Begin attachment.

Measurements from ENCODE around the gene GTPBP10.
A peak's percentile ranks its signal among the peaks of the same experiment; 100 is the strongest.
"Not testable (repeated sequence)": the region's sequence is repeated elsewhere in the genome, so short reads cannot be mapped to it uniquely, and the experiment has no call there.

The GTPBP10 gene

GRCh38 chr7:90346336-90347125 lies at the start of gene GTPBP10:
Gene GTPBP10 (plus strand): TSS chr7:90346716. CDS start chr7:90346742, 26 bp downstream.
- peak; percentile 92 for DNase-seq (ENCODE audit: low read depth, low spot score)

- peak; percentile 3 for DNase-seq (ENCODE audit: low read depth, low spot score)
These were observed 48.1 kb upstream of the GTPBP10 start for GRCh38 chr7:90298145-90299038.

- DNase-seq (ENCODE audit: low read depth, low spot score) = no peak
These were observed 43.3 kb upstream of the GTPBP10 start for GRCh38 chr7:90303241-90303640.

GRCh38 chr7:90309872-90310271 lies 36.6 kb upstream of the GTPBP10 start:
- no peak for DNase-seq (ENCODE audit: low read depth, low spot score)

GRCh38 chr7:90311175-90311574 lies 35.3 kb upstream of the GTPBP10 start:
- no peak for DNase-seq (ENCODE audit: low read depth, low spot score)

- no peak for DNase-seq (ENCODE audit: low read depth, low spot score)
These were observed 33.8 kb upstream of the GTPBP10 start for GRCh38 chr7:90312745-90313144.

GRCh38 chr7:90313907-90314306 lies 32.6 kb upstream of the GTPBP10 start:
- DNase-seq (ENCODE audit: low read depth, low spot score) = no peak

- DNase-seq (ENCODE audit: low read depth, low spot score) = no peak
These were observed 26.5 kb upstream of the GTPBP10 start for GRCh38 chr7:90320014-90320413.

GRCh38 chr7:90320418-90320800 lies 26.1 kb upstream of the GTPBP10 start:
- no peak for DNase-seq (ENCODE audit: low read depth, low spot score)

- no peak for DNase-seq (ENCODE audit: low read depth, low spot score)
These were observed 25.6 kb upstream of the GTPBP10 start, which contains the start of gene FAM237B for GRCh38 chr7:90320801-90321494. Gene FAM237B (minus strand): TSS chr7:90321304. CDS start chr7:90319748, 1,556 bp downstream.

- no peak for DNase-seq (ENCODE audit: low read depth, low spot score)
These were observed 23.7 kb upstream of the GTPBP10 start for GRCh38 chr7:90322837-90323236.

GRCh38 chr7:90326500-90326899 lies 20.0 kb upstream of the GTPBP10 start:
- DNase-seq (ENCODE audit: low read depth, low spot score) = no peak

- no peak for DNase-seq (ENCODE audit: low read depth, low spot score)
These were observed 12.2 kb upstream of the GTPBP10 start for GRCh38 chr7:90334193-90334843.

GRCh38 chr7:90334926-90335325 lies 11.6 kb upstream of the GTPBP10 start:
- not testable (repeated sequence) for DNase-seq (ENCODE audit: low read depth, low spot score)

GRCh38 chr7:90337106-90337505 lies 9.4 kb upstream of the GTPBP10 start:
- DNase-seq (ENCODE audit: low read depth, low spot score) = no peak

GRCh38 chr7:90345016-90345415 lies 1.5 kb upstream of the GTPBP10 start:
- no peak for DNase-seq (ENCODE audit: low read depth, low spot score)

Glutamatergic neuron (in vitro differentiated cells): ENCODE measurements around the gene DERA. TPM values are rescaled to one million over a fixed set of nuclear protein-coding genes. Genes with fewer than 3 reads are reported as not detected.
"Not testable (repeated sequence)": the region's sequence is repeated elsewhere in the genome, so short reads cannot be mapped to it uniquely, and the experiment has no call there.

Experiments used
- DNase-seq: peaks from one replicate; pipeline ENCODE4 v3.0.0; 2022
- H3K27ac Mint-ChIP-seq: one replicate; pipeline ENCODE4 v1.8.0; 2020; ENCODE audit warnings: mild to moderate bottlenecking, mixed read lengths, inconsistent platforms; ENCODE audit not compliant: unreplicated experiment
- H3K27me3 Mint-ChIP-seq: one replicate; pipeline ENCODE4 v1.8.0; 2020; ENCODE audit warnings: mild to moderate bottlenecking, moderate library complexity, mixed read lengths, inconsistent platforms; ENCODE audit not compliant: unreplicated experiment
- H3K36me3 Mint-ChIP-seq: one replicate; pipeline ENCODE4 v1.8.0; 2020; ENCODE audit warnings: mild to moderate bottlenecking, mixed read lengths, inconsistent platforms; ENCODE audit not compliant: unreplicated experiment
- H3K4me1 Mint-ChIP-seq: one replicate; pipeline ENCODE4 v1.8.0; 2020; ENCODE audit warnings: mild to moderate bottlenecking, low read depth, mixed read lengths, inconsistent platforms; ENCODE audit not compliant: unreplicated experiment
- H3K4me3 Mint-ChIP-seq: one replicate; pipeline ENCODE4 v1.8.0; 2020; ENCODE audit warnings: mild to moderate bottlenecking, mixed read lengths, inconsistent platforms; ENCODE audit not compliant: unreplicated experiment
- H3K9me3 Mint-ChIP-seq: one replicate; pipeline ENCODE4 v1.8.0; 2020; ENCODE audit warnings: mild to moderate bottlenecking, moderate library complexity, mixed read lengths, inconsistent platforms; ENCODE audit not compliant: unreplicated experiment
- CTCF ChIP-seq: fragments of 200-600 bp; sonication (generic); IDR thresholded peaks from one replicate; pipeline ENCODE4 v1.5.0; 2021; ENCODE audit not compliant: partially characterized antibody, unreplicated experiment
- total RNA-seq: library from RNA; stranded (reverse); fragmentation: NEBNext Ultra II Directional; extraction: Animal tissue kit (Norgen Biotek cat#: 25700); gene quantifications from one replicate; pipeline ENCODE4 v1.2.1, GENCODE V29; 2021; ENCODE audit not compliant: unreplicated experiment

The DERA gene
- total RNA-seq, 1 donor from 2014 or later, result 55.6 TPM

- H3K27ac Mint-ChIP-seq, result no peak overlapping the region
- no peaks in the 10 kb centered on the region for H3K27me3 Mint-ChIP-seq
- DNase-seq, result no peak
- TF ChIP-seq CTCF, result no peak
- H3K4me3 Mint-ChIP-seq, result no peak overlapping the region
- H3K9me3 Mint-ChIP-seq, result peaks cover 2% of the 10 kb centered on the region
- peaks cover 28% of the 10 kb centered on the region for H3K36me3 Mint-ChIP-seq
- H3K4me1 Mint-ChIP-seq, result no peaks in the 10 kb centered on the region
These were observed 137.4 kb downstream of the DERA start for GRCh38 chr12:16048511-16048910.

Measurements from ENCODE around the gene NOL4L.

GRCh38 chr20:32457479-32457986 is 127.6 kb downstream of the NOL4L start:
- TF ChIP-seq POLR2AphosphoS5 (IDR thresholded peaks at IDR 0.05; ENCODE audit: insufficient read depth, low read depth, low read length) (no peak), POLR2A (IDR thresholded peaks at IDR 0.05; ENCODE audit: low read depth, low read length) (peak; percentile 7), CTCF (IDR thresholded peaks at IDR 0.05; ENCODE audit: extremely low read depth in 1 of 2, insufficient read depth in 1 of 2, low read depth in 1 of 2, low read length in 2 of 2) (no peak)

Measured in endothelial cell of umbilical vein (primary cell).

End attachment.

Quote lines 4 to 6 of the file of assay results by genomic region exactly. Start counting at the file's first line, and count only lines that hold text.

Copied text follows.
The GTPBP10 gene

GRCh38 chr7:90346336-90347125 lies at the start of gene GTPBP10:
Gene GTPBP10 (plus strand): TSS chr7:90346716. CDS start chr7:90346742, 26 bp downstream.